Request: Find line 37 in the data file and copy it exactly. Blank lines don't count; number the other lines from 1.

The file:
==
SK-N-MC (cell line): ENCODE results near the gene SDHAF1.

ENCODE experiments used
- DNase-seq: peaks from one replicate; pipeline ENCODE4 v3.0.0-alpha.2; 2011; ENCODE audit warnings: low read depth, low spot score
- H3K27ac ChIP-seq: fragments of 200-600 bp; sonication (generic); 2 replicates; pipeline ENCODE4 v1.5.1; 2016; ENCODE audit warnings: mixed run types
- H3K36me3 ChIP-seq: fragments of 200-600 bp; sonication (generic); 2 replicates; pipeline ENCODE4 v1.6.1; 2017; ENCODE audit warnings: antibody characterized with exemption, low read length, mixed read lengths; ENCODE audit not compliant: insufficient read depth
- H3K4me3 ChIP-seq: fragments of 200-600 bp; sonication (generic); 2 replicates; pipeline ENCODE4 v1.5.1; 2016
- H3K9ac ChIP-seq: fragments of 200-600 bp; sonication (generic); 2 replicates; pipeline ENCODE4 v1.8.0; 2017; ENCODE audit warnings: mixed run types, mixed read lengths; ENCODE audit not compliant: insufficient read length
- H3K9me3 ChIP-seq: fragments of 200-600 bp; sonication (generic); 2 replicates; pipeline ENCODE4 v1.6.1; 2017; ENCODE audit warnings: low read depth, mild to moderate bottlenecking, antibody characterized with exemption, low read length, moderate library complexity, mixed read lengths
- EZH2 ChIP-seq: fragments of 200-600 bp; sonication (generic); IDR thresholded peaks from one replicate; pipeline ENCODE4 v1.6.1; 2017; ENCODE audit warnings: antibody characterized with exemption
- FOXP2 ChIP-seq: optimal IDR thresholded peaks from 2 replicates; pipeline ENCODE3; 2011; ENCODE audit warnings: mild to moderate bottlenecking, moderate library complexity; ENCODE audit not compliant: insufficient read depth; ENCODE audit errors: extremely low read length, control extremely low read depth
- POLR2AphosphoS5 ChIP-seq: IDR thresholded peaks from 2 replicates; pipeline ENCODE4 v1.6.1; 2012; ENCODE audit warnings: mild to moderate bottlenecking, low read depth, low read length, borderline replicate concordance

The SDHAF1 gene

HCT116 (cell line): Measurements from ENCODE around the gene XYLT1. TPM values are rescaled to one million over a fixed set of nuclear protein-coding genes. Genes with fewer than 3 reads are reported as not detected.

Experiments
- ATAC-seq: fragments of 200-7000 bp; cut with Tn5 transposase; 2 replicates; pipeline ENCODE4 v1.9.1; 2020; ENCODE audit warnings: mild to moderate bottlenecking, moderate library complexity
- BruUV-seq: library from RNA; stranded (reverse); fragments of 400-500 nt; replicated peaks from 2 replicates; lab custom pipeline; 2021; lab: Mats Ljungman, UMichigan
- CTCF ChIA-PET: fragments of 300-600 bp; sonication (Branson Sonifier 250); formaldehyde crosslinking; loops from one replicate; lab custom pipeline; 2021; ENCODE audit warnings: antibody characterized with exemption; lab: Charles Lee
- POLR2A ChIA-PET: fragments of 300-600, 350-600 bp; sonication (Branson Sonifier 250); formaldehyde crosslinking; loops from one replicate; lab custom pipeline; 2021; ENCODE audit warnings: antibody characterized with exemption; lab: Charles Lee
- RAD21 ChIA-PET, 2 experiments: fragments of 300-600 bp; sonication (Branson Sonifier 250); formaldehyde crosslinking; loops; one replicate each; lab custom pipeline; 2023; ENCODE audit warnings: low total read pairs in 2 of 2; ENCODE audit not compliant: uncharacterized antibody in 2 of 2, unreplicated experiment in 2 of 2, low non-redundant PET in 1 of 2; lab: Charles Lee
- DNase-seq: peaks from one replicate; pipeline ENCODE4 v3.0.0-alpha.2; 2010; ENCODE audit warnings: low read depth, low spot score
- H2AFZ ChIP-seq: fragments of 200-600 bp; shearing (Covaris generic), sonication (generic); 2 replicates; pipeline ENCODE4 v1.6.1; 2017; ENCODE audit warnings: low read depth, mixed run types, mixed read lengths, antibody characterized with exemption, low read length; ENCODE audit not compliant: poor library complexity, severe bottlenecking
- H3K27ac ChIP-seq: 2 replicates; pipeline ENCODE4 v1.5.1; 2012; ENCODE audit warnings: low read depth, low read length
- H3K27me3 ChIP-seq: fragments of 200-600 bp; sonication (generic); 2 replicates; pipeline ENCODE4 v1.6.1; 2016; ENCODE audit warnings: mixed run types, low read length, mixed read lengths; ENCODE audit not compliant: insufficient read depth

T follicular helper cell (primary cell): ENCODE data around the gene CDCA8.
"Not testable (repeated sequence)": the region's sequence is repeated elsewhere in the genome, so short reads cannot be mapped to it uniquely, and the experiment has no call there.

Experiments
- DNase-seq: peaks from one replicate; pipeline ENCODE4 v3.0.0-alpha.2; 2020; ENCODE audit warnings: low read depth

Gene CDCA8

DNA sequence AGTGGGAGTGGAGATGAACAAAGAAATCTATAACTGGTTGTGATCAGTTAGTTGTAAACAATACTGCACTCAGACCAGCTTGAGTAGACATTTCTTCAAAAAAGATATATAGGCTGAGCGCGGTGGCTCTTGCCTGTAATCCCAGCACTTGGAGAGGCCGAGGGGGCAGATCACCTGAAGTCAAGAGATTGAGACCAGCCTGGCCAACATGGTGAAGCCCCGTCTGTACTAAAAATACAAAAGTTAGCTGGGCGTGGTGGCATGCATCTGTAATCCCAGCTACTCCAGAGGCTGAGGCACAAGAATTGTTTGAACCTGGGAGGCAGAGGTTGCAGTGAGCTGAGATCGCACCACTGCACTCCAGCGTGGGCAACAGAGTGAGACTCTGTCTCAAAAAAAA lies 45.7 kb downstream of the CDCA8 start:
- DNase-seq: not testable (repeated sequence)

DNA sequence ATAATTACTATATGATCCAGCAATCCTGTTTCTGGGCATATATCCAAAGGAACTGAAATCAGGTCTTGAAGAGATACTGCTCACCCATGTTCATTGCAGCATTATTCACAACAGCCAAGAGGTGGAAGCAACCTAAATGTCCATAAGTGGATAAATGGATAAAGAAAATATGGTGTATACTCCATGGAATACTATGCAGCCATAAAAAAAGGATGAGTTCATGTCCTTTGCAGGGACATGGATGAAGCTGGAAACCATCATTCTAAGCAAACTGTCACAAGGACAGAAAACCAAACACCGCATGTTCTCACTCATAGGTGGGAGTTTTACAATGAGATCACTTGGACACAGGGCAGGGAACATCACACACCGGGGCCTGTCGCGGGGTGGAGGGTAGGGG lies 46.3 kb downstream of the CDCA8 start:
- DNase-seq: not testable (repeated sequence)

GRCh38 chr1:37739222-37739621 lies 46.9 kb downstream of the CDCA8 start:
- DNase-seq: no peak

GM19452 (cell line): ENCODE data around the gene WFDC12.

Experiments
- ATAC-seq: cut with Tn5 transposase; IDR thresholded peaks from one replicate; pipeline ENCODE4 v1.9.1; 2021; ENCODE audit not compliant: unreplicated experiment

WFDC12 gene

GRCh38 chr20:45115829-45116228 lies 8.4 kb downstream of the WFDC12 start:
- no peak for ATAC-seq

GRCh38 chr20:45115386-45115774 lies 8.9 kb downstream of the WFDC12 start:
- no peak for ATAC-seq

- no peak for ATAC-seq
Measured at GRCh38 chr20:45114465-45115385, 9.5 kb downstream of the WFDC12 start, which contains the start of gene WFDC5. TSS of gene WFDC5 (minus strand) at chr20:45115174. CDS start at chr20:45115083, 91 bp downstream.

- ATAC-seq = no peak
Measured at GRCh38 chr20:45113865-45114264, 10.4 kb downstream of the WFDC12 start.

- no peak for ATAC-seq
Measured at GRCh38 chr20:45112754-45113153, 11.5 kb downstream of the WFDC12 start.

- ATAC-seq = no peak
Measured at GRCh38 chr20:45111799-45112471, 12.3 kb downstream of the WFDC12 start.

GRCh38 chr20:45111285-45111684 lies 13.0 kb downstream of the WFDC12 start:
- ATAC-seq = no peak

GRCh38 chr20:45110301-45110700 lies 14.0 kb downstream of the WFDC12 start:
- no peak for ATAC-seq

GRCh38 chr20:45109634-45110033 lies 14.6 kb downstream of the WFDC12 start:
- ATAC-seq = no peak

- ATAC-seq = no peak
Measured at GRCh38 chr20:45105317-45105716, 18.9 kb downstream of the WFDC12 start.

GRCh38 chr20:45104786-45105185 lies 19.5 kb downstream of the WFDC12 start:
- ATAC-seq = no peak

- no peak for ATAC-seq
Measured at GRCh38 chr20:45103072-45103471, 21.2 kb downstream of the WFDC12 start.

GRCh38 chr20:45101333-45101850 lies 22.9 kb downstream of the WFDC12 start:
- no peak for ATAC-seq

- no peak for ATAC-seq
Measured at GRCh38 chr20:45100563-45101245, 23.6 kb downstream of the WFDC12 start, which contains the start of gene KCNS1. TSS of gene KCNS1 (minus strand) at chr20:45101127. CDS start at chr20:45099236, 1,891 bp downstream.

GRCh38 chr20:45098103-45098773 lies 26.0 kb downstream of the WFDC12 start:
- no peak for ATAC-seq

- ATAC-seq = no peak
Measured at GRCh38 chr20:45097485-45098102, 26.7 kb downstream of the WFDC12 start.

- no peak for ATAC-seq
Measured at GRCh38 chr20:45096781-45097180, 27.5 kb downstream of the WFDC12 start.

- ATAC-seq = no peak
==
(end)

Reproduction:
- ATAC-seq: cut with Tn5 transposase; IDR thresholded peaks from one replicate; pipeline ENCODE4 v1.9.1; 2021; ENCODE audit not compliant: unreplicated experiment